In Botswana metal music has landed in the nineties, but the rock came in the seventies by two Italian brothers, Ivo and Renato Sbrana, born and raised in the heart of Africa. The metal complexes are performing in nightclubs, concerts, festivals. The most famous African rock band is now Skinflint.The ranks of their fans has expanded dramatically. These fans wear jackets and black leather pants, studded belts, boots and cowboy hats. On their t-shirts stand out skulls, obscenities, historical covers of hard-rock groups popular in the seventies and eighties of the last century such as Iron Maiden, Metallica, AC / DC. Basically they created their own style look that is inspired by the classic symbolism metal, but also borrows heavily from the iconography of hands-Western film and the traditional rural world of Botswana (ever-present horns of animals concealed beneath the leather jacket ).

Tamagni is also the author of the equally amazing Gentlemen of Bacongo.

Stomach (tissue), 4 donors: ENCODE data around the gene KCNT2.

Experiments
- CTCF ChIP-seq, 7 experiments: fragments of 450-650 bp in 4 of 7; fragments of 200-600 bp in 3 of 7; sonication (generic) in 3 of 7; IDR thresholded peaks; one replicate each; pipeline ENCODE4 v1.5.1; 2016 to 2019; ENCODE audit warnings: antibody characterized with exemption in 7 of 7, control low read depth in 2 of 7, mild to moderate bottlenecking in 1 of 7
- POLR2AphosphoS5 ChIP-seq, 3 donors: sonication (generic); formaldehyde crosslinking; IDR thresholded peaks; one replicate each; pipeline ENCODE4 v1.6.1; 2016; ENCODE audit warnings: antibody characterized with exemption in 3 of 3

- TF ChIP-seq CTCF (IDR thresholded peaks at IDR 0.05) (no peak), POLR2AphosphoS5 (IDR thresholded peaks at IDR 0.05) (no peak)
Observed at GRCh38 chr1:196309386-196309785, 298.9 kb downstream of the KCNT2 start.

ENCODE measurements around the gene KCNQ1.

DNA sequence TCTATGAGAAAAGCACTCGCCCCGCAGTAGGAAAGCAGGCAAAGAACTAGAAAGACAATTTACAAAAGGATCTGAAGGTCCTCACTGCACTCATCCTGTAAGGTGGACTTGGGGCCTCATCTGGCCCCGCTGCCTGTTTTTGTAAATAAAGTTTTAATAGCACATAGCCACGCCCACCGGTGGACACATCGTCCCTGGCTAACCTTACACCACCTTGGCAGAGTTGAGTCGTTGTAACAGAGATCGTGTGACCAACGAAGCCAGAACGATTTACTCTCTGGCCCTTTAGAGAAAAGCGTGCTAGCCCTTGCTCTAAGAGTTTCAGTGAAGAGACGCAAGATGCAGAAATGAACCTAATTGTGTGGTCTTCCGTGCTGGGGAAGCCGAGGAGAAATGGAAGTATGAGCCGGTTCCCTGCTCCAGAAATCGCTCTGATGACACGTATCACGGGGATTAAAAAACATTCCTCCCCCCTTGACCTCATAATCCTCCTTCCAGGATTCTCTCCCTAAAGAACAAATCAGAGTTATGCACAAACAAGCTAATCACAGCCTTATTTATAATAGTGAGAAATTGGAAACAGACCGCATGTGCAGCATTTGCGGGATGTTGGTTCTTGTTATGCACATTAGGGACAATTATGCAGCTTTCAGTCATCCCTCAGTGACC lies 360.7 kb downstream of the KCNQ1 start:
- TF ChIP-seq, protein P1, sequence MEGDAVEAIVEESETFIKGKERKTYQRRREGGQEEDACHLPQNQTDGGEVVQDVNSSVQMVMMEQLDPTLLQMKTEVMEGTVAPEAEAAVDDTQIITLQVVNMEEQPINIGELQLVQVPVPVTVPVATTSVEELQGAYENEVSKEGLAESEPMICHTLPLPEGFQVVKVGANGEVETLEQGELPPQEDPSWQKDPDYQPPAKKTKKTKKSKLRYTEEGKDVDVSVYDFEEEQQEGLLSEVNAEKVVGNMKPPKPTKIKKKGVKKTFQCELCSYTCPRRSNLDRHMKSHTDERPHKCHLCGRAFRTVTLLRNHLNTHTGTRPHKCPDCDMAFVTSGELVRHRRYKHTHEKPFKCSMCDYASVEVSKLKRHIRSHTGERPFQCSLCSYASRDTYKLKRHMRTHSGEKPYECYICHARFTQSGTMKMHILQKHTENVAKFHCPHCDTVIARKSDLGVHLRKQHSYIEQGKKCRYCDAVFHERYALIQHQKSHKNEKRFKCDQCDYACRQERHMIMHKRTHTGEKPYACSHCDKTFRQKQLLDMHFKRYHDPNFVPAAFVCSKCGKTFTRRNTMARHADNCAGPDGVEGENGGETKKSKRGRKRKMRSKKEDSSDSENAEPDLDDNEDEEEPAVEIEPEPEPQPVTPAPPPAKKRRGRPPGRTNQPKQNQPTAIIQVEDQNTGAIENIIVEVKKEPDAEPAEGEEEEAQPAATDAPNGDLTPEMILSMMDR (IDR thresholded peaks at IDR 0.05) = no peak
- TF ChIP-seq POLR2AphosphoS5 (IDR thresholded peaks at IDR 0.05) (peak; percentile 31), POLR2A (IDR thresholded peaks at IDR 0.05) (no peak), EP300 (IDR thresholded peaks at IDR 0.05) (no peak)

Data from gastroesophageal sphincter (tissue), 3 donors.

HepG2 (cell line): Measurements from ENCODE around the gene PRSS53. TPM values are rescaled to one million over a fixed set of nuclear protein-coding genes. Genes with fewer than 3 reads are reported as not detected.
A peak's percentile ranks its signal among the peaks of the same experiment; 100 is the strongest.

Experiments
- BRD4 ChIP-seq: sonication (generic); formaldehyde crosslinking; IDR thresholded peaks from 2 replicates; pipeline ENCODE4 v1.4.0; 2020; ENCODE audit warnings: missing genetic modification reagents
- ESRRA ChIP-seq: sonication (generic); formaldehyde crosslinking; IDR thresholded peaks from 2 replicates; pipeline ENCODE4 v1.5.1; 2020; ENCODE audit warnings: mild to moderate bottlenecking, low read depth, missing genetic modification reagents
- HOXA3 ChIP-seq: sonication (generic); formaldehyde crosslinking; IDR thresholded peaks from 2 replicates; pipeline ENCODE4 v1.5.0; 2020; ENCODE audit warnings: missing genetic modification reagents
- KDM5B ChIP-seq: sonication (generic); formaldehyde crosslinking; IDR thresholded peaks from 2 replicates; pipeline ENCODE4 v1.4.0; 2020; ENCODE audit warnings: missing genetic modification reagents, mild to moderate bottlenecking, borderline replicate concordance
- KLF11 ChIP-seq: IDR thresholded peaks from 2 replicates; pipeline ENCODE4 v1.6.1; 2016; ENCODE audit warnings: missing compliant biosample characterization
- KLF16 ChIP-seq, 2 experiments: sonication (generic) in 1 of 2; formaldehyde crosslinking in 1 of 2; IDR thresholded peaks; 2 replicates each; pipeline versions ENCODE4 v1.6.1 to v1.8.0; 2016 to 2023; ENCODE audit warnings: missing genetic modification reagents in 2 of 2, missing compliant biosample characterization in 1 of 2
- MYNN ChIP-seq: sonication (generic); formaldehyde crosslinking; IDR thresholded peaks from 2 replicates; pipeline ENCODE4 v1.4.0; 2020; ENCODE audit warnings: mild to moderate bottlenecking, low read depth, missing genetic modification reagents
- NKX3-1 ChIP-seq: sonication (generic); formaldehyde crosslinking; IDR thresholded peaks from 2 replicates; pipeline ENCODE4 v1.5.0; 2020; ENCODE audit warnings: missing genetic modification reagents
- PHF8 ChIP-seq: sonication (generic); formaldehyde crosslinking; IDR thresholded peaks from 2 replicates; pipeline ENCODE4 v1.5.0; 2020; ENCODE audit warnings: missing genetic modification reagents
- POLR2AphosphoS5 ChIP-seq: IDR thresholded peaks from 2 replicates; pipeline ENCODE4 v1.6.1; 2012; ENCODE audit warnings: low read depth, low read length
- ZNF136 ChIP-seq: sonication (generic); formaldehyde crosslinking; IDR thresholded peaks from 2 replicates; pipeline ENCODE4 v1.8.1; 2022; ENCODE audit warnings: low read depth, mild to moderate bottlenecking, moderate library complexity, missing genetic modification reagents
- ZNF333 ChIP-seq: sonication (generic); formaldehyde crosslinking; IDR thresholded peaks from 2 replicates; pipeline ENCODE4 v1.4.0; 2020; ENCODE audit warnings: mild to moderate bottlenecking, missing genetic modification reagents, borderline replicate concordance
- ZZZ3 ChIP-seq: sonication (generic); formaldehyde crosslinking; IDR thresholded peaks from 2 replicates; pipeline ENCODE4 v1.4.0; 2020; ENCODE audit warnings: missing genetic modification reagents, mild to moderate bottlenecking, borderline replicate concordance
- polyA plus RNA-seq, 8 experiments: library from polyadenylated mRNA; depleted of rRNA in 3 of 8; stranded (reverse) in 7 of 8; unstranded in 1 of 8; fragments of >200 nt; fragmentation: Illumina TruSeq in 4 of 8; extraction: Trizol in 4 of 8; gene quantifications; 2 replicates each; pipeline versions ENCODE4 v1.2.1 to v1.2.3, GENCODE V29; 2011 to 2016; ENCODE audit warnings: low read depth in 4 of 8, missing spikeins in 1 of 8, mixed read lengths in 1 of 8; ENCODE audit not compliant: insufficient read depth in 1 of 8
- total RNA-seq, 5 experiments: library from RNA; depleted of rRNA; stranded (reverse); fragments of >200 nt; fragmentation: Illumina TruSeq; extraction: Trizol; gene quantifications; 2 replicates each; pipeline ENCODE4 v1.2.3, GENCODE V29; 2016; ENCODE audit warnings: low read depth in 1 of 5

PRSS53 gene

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Oliver Weiken, Palestinian morticians prepare the body of a man who died during an Israeli airstrike for his funeral in a morgue in a hospital in the Jabalya refugee camp, north of Gaza City, 21 November 2012. From the series: Israel - Gaza War. Copyright: © Oliver Weiken, Germany, Shortlist, Current Affairs, Professional Competition, 2013 Sony World Photography Awards

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Oliver Weiken, From the series: Israel - Gaza War. Copyright: ©Oliver Weiken, Germany, Shortlist, Current Affairs, Professional Competition, 2013

On 14 November 2012 Israeli Defense Forces (IDF) launched a seven day operation in the Hamas controlled Gaza Strip, dubbed 'Operation Pillar of Defense'. The Palestinian Centre for Human Rights said that 158 Palestinians were killed during the operation, of which: 102 were civilians.

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Paolo Pellegrin, From the series The Crescent, Rochester, USA, 2012. ©Paolo Pellegrin/Magnum Photos. For Postcards from America project and ZEIT Magazine, Italy, Finalist, Current Affairs, Professional Competiiton 2013 Sony World Photography Awards